Everybody knows that fresh, straight from the garden foods taste best, but what about the nutritional value of fresh fruits and vegetables when compared to frozen? Let’s examine the differences between fresh vs. frozen foods to see if it’s worthwhile to freeze seasonal foods to use in the off-season.
The Truth About Frozen Fruits and Vegetables
In the winter, fresh fruits and vegetable are both expensive and limited at the local supermarket. And because they have to be shipped from warm areas of the country or from Mexico or other parts of South America, they just don’t taste as good as in-season, local fruits and veggies. Consider the classic winter “cardboard” texture of a tomato. Or what about strawberries shipped across country from California to the East Coast? They’re hard, not as sweet, and not nearly as tasty as farm-fresh local strawberries. That’s because they’re usually picked before they’re fully ripened, so that they won’t be over-ripe by the time they reach a store’s produce department. They’re also subjected to heat and light during their journey, which robs them of even more nutrition. The alternative, of course, is to buy their frozen counterparts. But are we sacrificing nutrients when we eat frozen? Far from it, say experts. In fact, you’re better off eating frozen fruits and vegetables in the winter rather than fresh ones that are shipped from areas with extra-long or year-round growing seasons. Frozen fruits and vegetables actually have more of their nutrients intact because they’re usually frozen at the peak of ripeness, which is when most nutrient-packed.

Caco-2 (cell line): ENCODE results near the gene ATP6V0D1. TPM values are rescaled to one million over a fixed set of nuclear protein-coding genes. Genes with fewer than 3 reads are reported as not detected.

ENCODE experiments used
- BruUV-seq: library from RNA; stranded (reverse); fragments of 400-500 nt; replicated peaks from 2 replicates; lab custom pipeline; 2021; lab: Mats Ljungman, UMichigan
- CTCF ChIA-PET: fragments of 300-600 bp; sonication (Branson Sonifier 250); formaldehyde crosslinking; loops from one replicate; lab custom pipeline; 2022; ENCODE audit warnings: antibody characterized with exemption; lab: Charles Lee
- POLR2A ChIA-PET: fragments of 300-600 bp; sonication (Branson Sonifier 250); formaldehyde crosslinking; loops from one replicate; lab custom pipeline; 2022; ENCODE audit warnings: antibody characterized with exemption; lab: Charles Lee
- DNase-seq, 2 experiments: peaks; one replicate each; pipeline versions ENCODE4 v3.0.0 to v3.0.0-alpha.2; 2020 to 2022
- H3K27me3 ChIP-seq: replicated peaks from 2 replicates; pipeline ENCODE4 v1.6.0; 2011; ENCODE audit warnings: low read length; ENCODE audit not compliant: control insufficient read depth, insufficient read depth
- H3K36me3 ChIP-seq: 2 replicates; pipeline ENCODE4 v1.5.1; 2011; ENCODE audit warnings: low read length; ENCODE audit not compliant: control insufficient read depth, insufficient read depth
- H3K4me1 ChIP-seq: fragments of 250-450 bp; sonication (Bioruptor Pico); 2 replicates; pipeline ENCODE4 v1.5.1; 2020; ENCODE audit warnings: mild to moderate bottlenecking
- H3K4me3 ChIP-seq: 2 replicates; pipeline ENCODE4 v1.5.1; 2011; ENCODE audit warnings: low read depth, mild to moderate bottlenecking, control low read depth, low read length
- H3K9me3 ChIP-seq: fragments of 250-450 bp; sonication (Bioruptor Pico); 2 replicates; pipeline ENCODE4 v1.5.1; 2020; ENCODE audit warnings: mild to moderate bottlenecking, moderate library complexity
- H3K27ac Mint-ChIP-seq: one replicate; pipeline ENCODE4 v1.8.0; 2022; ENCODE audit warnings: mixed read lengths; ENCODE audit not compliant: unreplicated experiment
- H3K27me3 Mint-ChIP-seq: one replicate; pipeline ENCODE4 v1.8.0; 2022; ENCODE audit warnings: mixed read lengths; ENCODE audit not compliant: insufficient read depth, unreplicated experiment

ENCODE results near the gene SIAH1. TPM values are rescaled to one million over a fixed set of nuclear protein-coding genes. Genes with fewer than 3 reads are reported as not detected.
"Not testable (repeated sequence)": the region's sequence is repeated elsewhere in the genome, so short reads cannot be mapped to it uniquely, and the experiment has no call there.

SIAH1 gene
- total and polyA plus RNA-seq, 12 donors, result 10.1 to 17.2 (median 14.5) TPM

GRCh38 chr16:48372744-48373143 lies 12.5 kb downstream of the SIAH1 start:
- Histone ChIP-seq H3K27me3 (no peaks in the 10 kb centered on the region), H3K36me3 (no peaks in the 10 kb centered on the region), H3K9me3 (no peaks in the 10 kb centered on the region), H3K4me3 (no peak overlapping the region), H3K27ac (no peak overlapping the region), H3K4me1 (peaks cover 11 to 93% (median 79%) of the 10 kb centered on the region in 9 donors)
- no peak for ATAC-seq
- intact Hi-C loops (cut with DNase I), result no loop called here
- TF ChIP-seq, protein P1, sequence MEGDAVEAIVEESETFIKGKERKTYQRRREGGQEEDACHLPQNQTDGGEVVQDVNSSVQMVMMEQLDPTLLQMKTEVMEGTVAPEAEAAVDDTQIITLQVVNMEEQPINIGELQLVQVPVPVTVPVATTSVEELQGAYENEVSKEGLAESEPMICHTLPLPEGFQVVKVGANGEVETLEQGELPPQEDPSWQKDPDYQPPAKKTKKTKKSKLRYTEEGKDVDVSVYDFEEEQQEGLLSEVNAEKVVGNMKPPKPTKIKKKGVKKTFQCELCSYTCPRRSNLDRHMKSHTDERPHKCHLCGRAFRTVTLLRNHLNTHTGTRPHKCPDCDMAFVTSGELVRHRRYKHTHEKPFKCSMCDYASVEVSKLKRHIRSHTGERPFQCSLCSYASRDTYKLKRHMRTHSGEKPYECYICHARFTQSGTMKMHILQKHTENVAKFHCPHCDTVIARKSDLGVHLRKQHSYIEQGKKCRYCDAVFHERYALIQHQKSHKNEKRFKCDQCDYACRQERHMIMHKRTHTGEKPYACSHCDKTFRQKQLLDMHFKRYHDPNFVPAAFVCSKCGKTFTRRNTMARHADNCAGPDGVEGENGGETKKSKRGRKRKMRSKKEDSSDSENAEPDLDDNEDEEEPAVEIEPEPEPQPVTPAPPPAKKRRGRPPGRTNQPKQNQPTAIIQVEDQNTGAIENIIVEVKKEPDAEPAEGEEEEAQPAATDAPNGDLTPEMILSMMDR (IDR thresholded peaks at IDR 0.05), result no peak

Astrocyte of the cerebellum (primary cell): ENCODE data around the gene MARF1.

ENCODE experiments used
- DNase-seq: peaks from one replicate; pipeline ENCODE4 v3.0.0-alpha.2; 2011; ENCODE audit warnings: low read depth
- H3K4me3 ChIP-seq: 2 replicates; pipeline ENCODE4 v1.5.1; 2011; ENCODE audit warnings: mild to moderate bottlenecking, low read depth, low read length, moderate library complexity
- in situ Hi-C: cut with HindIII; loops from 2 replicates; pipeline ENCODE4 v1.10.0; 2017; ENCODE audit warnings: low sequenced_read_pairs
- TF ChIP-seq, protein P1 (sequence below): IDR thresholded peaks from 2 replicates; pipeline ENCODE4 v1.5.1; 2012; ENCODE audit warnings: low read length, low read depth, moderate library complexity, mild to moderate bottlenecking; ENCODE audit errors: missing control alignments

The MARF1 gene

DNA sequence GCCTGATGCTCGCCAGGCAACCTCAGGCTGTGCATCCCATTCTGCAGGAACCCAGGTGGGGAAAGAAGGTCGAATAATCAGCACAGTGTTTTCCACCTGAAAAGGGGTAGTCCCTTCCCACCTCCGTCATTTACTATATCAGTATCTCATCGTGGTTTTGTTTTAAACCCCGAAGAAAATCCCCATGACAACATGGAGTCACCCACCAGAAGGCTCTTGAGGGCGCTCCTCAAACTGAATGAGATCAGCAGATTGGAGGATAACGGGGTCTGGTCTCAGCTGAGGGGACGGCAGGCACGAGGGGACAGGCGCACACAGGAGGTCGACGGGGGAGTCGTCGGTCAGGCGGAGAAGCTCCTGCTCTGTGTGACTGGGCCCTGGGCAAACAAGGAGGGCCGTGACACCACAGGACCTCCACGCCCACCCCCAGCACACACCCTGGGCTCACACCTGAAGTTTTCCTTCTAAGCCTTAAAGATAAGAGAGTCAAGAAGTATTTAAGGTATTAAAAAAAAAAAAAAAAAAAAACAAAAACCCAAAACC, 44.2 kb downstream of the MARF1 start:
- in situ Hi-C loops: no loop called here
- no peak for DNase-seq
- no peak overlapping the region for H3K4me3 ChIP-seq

Why Not Freeze Your Own?
Why not, indeed! It’s a great idea to freeze local fruits and vegetables at their peak of ripeness. Not only are they cheaper when in season and loaded with their full spectrum of nutrients, they’re also available in abundance from local farm stands or farmer’s markets. All that’s required for most vegetables is a quick dip in boiling water (blanching). While blanching does break down some water-soluble vitamins like C and some of the B vitamins, a quick freeze “locks” them in a relatively nutrient-rich state. You can freeze a variety of fruits and vegetable such as
- corn (remove kernels from the cob first)
- green and wax beans
- zucchini and summer squash
- Brussels sprouts
- fresh herbs
- all types of berries
and really, almost anything else you can think of!
Freezing Fruit: How-Tos and Tips
It ‘s easy to just dump berries and other fruits into freezer bags, label them and toss them into the freezer, but they won’t be so easy to use, especially if you just want a cup or two for a smoothie or a topping on cereal. A better way is to prepare the fruit as if you were going to use it immediately. Rinse your fruit under running water and lay it out to dry on a clean dish towel. Peel and slice or chop peaches, pears and other whole fruits. Leave berries whole, unless you prefer your strawberries sliced. Then, lay them out on cookie sheets lined with parchment paper in a single layer and freeze. Once frozen (usually in about 4 hours), you can transfer them to freezer bags or other containers. Just be sure to remove as much air as possible before sealing to prevent freezer burn.
To ensure that vegetables retain their color and texture through the freeze/thaw process, follow these 5 easy steps:
- Freeze at the peak of ripeness.
- Quickly blanch vegetables in boiling water to stunt their ripening enzymes.
- Chill in ice water until the temperature comes down.
- Pack tightly after spreading them out on a parchment-lined baking sheet (as you did with the fruit.
- Thaw and use within a year (preferably before next peak season!).
You’ll enjoy these frozen, healthy fruits and vegetables so much when the snow is flying and the pickings are scarce at the grocery store! By the way, don’t forget to use some of your frozen fruits and veggies to make delicious, vitamin-packed smoothies this winter. And be sure to add some UB Super Protein for an even more delicious, nutrient-packed drink!